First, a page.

There are rides we’ve ridden only once and they became favorites, and then there are favorite rides we’ve ridden over and over again. This ride falls into the latter category. I’ve lost track of how many times I’ve ridden Rim of the World Scenic Byway, but I’ve done it on pleasure rides, solo tests, comparison tests and press launches, on cruisers, sport-tourers and adventure bikes.
This route is entirely paved, but it goes through California’s San Bernardino National Forest and provides easy access to many unpaved forest roads and OHV routes. And although I describe the route from its eastern end in Redlands to its western end at Mormon Rocks, it’s just as enjoyable when ridden the other direction. The route is about 100 miles and can be ridden in just a few hours, or it can serve as the main artery for a weekend of adventure, from camping and hiking to boating, fishing or relaxing in mountain communities like Big Bear and Lake Arrowhead.
Redlands is part of the Inland Empire, a vast metropolitan area east of Los Angeles that covers parts of Riverside and San Bernardino counties. State Route 38 begins in Redlands, at the junction with Interstate 10. Rim of the World Scenic Byway begins as Route 38 starts to climb into the foothills of the San Bernardino Mountains. The escape from civilization happens quickly as the road starts to gently curve its way up Mill Creek Canyon, with slopes rising steeply on both sides of the road.
Following a 180-degree, constant-radius sweeper, the road begins a much steeper climb into the mountains. Now we’re talking! Route 38 winds its way through beautiful mountain scenery on its way to 8,443-foot Onyx Summit. Due to the high elevation, snow and ice are common during the winter and early spring, so proceed with caution. On the flip side, the thinner air makes this route a wonderful escape from broiling heat down in the valley during summer and early fall.
The Pacific Crest Trail passes just east of Onyx Summit, and beyond that high point, Route 38 begins a gradual descent with sweeping views of the desert valley to the northeast. As you begin to see residential areas, be mindful of posted speed limits. Route 38 takes an abrupt left as it becomes Big Bear Boulevard and heads west. After the intersection with Greenway Drive you’ll be on Route 18 (Route 38 turns off to the north) and travel through a heavily trafficked area. Some folks who work down in the valley live up in Big Bear, and it’s a popular weekend destination with many rustic cabins available to rent. There are plenty of options for gas, food, supplies and lodging.
Route 18 roughly follows the southern shore of Big Bear Lake, an expansive blue reservoir. (Route 38 runs along the northern shore and typically has less traffic.) After navigating your way through town and a tight, winding section of road through trees and big lakeside houses, you’ll see Bear Valley Dam. There’s a parking area where you can stop to check out the dam and snap photos of the lake.
From Bear Valley Dam to Lakeview Point, Route 18 hugs rugged cliffs and offers up a delightful — and at times challenging — series of curves. Beware of rockslide debris and fine gravel used for traction in the winter, and commuter and tourist traffic can add their own hazards. Lakeview Point (7,100 feet) is a scenic overlook with great views of the mountains and a peekaboo view of Big Bear Lake off in the distance.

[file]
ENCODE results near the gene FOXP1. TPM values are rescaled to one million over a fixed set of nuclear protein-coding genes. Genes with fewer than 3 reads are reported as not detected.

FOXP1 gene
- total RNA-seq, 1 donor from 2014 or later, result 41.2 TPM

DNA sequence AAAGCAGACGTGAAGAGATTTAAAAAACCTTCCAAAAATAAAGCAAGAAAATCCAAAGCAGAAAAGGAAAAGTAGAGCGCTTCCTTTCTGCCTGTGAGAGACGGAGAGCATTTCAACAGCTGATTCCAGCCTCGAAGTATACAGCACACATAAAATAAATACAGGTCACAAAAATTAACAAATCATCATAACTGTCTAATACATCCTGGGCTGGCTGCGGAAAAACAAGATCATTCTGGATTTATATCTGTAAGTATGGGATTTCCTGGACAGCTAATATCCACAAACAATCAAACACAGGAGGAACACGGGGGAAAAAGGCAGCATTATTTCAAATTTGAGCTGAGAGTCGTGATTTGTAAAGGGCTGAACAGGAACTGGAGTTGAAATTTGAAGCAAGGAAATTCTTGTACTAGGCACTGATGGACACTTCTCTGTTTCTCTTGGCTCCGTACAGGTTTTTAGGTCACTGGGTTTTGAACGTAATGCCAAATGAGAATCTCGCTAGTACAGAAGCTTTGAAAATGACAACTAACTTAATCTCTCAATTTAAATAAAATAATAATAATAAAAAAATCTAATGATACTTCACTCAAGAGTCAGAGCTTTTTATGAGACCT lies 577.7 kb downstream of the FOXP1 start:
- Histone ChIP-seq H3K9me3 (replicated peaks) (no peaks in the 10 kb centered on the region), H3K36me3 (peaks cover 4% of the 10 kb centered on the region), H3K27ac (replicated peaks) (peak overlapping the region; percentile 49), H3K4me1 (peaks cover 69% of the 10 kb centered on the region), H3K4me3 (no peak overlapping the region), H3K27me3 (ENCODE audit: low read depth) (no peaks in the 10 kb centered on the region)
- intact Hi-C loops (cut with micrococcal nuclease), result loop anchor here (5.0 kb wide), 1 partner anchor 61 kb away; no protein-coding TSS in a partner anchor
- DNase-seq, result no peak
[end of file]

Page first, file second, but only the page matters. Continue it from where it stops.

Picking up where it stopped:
What follows is a tight, technical section that will put your riding skills — and the limits of your cornering clearance — to the test. After passing through the community of Arrowbear Lake, you’ll come to the town of Running Springs. Pay attention to the road signs and stay on Route 18, which follows an off-ramp to the right. It’s easy to end up on Route 330, an absolute blast of a road that winds its way back down to the valley; it’s a fun down-and-back-up spur if you want to extend your ride.
West of Running Springs the route offers up some of the most scenic views on the entire byway, as Route 18 follows the spine of the mountains. There are many turnouts where you can enjoy the view, particularly Red Rock Scenic Overlook, but from the westbound lane be careful crossing the eastbound (valley side) of the road on blind corners.
As Route 18 starts to make its way down to the valley (another fun one), at Mount Anderson Junction you’ll turn onto Route 138 (another off-ramp to the right) toward Crestline. Roads are well marked, so if you’re paying attention or following the route on REVER, you’ll be fine. After winding your way through tall trees and densely clustered cabins, Route 138 becomes a rollercoaster of tight turns, hairpins, dips and rises. This is my favorite section of the entire route, but it’s also the most challenging.
As you come out of the forest, the road opens up as it approaches and rounds Silverwood Lake. No more hairpins, just big sweepers, a few rollers and some straights through sandy desert landscape. After crossing over I-15 and railroad tracks at Cajon Junction, you’ll see Mormon Rocks, a dramatic wind-eroded sandstone formation, rising up in the distance.
That’s the end of the scenic byway, but it doesn’t have to be the end of your fun. Right across from Mormon Rocks is Lone Pine Canyon Road, a lightly trafficked back road that goes to Wrightwood and Route 2, better known as Angeles Crest Highway, a legendary favorite ride.
RELATED: Nelson-Rigg Sahara Dry Duffle Bag | Gear Review (shown in photo above)